Semi-related to the response – I’m sure the same B.b. is trolling under many other monikers.

            We really need a new legislation to find a balance for the community that has been offset commercial greed.

        • B.B. says:

          Read and learn: http://www.nycbar.org/pdf/report/uploads/20071977-ReportonCommercialRentControlLegislation.pdf

          Two, don’t know what “monopoly” you are speaking of. Not one person or even a few own all commercial retail space in Manhattan, much less NYC. In fact a good amount of space is ground floor or other space owned by condos or co-ops. As such the “owners” are local residents (shareholders or owners of apartments), so you might want to start targeting them if you want to address what you see as an issue.

          Unless you are some sort of charity the purpose of owning anything is to make money. Again we all know how well RS has worked for New York City residential, so why would anyone owing commercial/retail space willingly allow expansion into the only healthy functioning real estate market that remains?

          Yes, healthy in that property owners have every right to name the price (rent) they wish. They will either get it, or not. Just as it is the right of a business to pay or not requested rent.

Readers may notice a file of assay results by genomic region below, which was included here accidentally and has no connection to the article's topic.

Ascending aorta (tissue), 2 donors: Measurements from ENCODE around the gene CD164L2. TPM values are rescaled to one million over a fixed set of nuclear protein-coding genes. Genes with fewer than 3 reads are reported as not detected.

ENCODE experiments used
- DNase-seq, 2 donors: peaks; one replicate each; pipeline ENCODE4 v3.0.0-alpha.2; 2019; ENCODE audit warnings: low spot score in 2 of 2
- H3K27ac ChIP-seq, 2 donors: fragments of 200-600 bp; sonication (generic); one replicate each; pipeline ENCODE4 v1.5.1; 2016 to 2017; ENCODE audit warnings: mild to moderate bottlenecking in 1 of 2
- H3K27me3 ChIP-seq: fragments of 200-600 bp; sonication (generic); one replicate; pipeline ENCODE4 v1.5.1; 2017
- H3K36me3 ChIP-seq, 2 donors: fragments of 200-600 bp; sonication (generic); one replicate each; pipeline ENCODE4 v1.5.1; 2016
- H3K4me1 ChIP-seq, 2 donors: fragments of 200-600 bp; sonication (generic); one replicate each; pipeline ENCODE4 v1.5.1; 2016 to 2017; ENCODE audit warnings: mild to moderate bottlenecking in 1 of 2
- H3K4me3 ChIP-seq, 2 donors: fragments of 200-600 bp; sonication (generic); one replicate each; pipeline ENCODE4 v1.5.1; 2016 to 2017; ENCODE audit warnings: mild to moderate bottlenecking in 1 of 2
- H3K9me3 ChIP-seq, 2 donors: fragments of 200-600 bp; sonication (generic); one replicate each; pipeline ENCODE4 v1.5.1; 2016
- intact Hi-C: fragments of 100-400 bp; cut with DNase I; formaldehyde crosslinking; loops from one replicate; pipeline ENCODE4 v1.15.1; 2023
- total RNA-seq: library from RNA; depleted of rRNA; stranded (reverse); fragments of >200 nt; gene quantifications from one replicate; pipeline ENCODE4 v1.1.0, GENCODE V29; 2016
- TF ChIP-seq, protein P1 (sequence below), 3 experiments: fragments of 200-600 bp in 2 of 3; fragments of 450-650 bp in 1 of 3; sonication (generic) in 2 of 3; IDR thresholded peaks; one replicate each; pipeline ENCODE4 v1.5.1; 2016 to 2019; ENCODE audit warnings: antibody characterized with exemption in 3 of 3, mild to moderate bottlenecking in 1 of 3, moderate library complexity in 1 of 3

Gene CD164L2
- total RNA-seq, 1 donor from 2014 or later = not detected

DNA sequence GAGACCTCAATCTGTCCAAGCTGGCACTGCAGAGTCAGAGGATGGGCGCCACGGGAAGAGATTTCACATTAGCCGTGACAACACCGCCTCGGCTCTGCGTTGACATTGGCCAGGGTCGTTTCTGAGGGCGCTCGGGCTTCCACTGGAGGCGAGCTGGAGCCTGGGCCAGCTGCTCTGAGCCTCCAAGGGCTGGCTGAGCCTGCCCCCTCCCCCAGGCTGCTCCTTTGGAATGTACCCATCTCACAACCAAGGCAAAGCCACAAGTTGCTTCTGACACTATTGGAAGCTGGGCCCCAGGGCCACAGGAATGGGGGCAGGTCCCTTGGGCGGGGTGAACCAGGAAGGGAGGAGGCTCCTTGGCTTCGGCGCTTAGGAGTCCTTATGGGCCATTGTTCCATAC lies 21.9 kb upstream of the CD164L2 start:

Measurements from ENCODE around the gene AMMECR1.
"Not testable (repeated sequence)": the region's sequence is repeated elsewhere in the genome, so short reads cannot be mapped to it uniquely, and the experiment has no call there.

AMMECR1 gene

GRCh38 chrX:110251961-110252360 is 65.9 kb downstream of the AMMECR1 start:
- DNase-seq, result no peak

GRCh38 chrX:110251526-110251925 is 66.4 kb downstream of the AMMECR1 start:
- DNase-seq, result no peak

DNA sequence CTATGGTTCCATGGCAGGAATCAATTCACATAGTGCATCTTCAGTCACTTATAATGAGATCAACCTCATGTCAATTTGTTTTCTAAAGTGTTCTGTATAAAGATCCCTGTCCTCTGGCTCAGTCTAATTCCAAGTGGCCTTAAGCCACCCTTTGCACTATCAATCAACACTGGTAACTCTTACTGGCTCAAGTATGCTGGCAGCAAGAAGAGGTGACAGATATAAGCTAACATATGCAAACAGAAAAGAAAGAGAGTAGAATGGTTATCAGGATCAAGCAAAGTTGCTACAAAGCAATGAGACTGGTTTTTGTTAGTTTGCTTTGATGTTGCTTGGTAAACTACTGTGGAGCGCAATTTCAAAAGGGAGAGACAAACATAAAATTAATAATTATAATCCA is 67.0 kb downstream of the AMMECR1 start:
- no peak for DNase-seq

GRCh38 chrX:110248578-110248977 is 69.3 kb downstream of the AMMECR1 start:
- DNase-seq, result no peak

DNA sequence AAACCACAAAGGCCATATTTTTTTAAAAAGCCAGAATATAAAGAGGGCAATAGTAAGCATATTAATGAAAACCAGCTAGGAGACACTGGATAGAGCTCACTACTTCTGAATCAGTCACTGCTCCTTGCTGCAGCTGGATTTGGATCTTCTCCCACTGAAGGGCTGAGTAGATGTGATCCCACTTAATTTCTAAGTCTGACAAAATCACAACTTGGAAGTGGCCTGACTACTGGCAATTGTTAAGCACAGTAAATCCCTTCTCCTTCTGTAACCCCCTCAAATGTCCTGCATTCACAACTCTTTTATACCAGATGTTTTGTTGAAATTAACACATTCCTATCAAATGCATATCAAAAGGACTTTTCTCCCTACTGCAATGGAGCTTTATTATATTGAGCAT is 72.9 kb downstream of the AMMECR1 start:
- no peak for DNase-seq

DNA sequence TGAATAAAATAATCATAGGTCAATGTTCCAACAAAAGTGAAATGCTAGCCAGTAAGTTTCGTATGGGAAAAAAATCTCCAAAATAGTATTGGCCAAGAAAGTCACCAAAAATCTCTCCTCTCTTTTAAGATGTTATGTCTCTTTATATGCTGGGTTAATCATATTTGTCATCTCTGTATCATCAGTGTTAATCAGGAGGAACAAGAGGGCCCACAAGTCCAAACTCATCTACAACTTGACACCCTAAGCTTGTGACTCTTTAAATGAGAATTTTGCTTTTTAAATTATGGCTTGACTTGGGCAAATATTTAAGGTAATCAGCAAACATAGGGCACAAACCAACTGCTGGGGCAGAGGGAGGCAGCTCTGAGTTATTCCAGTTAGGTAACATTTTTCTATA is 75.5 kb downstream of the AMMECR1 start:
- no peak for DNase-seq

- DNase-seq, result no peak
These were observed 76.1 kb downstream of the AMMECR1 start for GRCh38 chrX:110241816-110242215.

If you want someone to get hot with direct your attention down to City Hall. Current and previous administration like others in the past treat commercial real estate as a cash cow.

          Commercial real estate taxes can be raised at anytime (and have) nor are they subject to the same mollycoddling treatment for single and two family residential. That is increases in commercial RE taxes are not phased in over several years nor limited each year to a percentage increase/decrease.

          Commercial properties pay the *largest* share of RE taxes in NYC. Condos/co-ops are next with single and two family homes the least.

          NYC has raised water and sewer rates several times over the past decade and those increased keep coming every year.

          Why bring all this up? Because standard practice is that commercial tenants pay their LL’s property taxes (in whole or part), along with various other rates and surcharges as part of their rent.

          The other simple fact is that property values for land in NYC have increased dramatically over the past two decades. This is important because even if the tax rates aren’t increased the rise in assessed value means both commercial and residential rates rise regardless.

          New York City and State are in the top five for highest property taxes for entire USA. They also have a byzantine and archaic system of property tax laws that picks winners (single and two family properties) over losers (commercial and multifamily). That is one of if not the largest reason behind the increases in asking rents for commercial properties.